The discussion had gone indoors rather than being played out in the media. Here was an opportunity for vigorous discussion across the system to address the issues of why so many young people were failing and why so many were disengaging when so many were succeeding and doing well in our bipolar education system. In middle earth can the conundrum of western education systems be unscrambled? Watch this space. 

At last early childhood, primary, secondary and tertiary educators were starting to address some of the key topics. The urgency of this was increased by the commitment of the Government to a set of Better Public Service Targets which included three overtly aimed at education: access to quality early childhood education, the levels of graduation from high school and the numbers obtaining a post secondary qualification at about a diploma level. These are each a serious challenge to the education system and it is clear that there is work to do.

So it wasn’t helpful that when a new teacher payroll system was introduced it contained quite a few blips. This is a huge payroll with over 90,000 being paid each fortnight. So inevitably there would be slips and errors. This was neither desirable nor a surprise. What did surprise was the feeding frenzy from the media about the whole business. Teachers in New Zealand are not employed by the Ministry of Education but by their local school Board of Trustees. The employer / employee relationship is between the individual and his or her Board. But you could get no sense of that as the Ministry of Education in its role as salary servicing agent was the target for the raised voices.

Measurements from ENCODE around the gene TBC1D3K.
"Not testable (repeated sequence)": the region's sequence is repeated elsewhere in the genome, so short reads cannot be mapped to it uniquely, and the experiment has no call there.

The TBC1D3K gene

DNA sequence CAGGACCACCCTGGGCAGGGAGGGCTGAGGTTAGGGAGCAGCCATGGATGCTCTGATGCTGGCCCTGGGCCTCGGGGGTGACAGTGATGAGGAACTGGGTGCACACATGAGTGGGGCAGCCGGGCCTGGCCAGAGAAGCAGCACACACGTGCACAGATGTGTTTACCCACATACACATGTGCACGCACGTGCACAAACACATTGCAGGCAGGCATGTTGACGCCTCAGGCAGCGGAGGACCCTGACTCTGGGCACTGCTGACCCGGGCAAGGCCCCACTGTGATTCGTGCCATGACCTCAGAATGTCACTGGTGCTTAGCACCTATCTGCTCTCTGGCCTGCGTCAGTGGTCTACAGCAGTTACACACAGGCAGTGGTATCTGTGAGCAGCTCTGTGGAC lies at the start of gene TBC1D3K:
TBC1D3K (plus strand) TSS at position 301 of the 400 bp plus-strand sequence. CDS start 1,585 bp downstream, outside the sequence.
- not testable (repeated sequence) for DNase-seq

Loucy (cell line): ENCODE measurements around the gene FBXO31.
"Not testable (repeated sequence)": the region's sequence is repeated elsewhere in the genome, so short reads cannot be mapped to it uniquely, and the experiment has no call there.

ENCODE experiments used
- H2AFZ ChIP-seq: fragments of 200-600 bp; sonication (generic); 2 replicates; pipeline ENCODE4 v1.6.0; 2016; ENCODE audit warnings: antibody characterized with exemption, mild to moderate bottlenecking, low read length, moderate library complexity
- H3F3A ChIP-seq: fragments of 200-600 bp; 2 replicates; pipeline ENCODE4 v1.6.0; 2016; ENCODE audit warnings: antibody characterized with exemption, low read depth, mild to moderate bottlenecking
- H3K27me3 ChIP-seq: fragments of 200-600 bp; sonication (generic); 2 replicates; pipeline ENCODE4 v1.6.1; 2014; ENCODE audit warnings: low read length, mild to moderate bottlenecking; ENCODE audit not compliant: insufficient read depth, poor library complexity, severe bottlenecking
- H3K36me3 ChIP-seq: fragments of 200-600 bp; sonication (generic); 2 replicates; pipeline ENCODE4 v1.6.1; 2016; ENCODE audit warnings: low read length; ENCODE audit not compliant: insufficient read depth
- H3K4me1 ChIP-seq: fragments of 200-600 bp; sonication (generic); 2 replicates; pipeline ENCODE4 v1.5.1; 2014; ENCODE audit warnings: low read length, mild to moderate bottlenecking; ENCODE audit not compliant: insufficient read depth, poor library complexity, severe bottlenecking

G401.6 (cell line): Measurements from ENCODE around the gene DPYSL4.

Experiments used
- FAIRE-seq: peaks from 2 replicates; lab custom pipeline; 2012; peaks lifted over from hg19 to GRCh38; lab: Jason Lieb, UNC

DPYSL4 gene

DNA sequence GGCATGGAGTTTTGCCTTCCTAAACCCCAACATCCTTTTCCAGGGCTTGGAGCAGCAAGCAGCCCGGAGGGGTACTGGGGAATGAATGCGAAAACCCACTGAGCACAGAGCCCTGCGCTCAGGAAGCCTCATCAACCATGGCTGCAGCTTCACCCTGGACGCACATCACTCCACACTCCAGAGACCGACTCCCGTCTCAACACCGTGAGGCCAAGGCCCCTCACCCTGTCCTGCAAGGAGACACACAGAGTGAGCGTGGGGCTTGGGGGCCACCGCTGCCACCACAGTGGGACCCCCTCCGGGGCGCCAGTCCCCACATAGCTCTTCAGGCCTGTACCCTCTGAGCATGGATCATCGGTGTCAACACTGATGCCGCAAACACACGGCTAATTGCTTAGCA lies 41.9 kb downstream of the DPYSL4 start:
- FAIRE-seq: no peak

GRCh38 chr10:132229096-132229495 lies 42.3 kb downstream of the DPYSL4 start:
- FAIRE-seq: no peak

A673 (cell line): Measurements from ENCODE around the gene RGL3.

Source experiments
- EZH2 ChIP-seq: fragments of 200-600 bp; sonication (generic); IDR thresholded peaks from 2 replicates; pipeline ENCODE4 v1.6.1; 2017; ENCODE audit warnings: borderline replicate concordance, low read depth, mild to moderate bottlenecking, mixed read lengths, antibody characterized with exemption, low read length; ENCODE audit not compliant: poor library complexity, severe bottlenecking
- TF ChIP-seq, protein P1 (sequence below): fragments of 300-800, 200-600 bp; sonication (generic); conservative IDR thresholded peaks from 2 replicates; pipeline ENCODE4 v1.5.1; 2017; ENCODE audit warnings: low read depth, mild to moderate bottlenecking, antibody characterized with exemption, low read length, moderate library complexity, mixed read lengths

Years ago I recall a similar situation and then the school Board as employer simply paid the teacher who had missed out by cheque and sorted it out. But the opportunity for yet another public stoush was not to be lost. And that was a distraction somewhat for at the same time things were happening at the post-secondary level.

The Tertiary Education Commission had decided that in the next round of funding, increased proportions of the lower level entry programmes in tertiary institutions were to be withdrawn and reallocated to the private sector and to the Wananga. The consequences of this are profound not only for the impact on institutions losing significant amounts of funding, but also for the impact on the nature of those entry areas in tertiary institutions. The polytechnics in New Zealand have the role of being the open access institutions that can take those who wish to work towards a serious qualification from wherever they are to that goal. The Community Colleges, TAFE institutions and further education provision, all play a similar role in other countries. This provision of a seamless progression through those early years and into “real qualifications’ is central to lifting achievement. But this could not attract the attention of the mainstream media. 

That was partly because they were still thumping the drum on the restructuring of schooling in post-quake Christchurch. It is clear that the kinds of changes – mergers, clusters, reshaped institutions – are the sorts of changes that will have to become more common throughout New Zealand as the system repositions itself for the changing demographics. Christchurch is an early starter in this because of the damage brought about by two major earthquakes. The thousand of after-shocks have left people feeling that they need respite from all this.

It must be time for the Christmas break